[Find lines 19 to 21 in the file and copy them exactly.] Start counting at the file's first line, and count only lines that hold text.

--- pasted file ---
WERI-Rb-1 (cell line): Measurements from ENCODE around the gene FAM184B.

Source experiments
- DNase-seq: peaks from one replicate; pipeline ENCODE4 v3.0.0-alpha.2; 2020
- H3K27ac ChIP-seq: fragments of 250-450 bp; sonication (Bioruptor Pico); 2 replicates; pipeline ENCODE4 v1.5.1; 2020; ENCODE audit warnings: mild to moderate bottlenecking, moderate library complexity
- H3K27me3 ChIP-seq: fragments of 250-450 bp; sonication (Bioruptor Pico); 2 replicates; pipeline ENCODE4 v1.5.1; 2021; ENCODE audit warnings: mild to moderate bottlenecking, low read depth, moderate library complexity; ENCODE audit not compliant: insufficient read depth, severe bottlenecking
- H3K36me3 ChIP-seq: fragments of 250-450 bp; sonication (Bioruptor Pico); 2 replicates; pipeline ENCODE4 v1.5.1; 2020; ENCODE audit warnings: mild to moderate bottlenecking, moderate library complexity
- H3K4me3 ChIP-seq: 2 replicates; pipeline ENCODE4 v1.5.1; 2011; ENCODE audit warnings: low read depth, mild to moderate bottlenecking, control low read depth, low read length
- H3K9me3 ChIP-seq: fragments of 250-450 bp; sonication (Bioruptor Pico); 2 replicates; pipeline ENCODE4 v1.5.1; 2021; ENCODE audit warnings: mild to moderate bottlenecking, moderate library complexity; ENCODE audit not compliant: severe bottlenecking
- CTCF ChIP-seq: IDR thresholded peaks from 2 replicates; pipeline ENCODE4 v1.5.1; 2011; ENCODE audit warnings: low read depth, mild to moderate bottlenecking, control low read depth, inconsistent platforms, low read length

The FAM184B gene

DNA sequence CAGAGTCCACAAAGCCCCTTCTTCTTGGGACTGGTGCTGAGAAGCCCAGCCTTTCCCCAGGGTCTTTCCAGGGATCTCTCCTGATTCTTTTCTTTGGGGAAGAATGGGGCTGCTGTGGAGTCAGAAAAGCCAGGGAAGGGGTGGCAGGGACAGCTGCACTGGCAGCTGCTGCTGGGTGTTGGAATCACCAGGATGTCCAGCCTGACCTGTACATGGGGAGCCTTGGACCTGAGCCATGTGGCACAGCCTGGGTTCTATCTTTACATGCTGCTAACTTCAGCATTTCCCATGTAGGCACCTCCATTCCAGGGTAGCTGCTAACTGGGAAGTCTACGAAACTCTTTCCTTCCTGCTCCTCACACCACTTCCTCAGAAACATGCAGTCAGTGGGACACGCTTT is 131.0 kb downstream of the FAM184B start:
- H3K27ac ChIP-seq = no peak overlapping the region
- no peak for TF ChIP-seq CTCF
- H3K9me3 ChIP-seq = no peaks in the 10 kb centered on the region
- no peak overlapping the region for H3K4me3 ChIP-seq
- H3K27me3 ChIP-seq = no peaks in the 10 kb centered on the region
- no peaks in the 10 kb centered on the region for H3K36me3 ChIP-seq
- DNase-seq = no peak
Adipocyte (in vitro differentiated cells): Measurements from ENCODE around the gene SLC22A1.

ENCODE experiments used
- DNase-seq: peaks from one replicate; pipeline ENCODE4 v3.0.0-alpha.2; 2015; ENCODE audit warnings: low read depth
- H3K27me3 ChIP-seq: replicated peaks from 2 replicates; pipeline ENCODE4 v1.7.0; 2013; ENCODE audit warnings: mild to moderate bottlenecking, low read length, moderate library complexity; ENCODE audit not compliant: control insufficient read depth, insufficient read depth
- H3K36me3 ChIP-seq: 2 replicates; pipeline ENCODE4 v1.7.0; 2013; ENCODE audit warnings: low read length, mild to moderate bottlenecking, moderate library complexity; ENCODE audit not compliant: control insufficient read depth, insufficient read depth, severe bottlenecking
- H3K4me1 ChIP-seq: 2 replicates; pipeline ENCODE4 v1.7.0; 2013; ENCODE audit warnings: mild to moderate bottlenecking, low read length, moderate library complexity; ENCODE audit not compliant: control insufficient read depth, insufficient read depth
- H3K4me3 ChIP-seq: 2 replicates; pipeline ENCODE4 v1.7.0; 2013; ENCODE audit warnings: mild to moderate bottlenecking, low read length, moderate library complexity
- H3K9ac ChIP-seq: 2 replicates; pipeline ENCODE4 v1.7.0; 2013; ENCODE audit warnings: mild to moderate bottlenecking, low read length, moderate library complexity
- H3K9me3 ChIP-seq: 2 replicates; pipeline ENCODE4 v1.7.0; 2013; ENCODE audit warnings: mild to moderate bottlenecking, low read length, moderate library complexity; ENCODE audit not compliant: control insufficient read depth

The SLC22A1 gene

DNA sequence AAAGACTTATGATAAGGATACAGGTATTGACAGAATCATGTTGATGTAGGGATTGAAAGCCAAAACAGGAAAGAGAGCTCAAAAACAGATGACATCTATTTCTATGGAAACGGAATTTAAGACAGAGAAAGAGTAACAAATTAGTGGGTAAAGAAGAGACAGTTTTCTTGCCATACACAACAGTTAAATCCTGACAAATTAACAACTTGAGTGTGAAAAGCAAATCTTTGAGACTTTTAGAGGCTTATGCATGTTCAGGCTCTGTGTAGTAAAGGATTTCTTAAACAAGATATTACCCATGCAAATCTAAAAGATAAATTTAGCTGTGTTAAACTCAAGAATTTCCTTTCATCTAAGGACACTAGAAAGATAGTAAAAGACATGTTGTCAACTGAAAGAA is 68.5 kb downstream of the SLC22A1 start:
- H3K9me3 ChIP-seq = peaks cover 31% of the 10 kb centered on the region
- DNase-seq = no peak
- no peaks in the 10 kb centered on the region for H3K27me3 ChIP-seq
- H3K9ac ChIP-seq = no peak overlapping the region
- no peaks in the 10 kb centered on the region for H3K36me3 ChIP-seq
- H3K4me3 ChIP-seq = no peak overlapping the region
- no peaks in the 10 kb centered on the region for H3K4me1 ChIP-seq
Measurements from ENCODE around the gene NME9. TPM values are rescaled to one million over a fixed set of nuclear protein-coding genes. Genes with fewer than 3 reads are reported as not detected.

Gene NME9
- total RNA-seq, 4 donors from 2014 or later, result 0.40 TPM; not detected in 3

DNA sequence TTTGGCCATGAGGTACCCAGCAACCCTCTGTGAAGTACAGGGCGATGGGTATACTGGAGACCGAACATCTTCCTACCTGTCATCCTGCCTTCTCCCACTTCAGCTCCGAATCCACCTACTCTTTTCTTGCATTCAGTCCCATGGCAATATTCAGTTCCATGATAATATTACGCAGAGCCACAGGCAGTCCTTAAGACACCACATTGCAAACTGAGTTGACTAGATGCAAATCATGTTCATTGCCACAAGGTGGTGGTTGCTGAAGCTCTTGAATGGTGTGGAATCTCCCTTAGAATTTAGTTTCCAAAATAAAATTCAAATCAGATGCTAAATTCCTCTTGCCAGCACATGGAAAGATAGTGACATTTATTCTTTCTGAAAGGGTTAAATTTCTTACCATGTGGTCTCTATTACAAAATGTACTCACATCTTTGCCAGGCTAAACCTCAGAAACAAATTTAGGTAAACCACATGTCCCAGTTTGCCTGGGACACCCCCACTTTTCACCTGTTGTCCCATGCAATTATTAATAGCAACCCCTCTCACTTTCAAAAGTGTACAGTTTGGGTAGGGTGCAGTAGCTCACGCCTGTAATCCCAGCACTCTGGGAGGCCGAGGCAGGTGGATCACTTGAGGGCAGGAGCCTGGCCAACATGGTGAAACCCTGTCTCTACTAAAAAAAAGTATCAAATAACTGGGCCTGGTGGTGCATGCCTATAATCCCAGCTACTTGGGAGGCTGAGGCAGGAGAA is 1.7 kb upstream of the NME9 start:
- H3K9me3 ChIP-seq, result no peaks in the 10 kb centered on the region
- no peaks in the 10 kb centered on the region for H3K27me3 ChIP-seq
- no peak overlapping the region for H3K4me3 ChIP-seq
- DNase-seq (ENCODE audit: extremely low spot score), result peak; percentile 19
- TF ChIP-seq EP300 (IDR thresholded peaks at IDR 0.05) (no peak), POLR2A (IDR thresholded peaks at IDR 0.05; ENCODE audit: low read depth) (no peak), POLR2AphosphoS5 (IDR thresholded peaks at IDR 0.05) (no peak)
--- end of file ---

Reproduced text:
Adipocyte (in vitro differentiated cells): Measurements from ENCODE around the gene SLC22A1.

ENCODE experiments used
- DNase-seq: peaks from one replicate; pipeline ENCODE4 v3.0.0-alpha.2; 2015; ENCODE audit warnings: low read depth